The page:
Foods with a low glycemic index, including steel cut oats, cause fewer spikes in blood sugar than foods with a higher glycemic index, such as white bread. However, even when using the glycemic index of a food, the diabetic should consider its overall nutritional value and use portion control.
A carbohydrate with a glycemic index below 55 is low. Carbohydrates such as beans, whole grain foods and nonstarchy vegetables also have a low glycemic index. Most fruits are safe. While sweet potatoes and carrots are a starchy vegetable, their glycemic index is low enough that they do not cause a spike in blood sugar.
Carbohydrates with a glycemic index above 79 are high and more likely to cause spikes in blood sugar levels. Melons, pineapples, white potatoes, sugary desserts and flour containing products all have high glycemic indexes. Cooked and processed foods have an increased glycemic index.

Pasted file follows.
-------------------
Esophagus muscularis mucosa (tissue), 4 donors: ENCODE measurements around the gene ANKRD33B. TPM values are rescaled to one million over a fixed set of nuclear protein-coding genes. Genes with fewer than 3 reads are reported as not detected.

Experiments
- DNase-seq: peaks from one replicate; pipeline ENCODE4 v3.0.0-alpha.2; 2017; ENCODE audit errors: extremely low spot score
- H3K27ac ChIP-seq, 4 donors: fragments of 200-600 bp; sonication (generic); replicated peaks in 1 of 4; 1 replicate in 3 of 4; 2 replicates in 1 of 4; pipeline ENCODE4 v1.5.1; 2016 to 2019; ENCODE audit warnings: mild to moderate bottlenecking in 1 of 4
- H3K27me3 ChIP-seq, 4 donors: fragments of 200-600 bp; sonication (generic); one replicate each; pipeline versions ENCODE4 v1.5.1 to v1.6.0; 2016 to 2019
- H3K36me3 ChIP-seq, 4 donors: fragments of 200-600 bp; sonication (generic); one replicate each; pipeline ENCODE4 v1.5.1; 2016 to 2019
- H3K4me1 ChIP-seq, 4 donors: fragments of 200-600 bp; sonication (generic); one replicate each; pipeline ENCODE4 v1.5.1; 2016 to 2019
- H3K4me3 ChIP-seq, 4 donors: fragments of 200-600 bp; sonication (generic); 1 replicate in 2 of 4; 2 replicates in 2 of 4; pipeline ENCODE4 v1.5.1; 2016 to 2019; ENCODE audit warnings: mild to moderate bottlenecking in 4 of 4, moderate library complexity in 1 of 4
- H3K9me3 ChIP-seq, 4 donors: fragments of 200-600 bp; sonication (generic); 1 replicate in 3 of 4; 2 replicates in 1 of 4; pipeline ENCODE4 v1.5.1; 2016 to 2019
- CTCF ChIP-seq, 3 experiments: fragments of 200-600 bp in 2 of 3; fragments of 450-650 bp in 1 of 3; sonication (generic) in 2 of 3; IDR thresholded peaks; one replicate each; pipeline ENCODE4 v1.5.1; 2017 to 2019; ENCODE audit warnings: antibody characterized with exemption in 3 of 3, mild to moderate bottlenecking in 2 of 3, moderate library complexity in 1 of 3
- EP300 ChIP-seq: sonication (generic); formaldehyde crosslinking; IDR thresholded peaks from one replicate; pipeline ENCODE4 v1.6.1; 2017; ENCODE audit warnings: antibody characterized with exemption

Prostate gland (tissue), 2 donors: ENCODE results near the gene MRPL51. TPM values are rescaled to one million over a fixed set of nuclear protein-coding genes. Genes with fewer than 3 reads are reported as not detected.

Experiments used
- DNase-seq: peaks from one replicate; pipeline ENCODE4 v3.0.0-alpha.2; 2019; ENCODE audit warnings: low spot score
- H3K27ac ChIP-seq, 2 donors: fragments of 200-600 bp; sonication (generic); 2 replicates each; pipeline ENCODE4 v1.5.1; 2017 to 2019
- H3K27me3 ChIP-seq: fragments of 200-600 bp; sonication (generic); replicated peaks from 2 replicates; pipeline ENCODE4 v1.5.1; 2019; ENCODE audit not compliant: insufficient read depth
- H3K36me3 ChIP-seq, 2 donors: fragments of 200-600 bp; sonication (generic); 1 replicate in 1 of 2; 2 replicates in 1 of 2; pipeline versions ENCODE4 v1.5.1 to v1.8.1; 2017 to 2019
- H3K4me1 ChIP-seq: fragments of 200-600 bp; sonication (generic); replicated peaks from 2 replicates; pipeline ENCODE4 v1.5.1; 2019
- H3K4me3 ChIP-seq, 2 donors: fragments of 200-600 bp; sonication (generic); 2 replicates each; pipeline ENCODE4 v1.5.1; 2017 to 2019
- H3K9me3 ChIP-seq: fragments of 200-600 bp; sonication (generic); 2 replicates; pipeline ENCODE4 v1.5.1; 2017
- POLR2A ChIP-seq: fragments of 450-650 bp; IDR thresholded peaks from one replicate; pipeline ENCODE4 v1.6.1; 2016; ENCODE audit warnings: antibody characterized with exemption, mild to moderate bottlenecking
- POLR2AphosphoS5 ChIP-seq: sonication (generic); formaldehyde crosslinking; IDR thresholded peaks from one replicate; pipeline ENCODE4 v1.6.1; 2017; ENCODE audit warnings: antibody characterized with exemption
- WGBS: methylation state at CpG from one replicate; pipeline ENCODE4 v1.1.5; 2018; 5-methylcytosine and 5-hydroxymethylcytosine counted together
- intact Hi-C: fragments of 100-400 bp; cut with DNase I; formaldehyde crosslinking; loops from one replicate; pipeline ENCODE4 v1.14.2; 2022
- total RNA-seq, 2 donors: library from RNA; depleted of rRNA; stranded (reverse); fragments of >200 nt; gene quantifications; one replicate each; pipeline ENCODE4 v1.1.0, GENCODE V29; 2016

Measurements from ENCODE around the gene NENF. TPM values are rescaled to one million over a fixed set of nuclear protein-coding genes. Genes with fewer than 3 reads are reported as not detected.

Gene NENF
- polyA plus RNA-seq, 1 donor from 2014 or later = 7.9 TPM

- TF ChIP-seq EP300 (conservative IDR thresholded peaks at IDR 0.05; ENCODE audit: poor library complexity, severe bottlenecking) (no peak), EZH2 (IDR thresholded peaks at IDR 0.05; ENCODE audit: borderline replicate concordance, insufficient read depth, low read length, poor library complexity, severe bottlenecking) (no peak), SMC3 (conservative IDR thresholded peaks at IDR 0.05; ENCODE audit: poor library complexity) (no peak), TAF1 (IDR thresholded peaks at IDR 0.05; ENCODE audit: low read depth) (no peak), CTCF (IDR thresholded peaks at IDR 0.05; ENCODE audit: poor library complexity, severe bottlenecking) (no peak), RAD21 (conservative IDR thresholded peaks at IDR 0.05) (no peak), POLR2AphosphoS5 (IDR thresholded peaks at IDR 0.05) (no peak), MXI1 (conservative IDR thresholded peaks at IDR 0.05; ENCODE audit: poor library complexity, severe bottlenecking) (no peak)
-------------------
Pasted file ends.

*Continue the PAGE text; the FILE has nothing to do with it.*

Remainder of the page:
While diabetics should keep glycemic index in mind when choosing foods, the American Diabetes Association indicates most diabetics do better with carbohydrate counting than relying on glycemic index alone. The amount of carbohydrates in the food helps the diabetic to maintain his blood sugar in a healthy range, while glycemic index is helpful in preventing spikes and drops in blood sugar levels.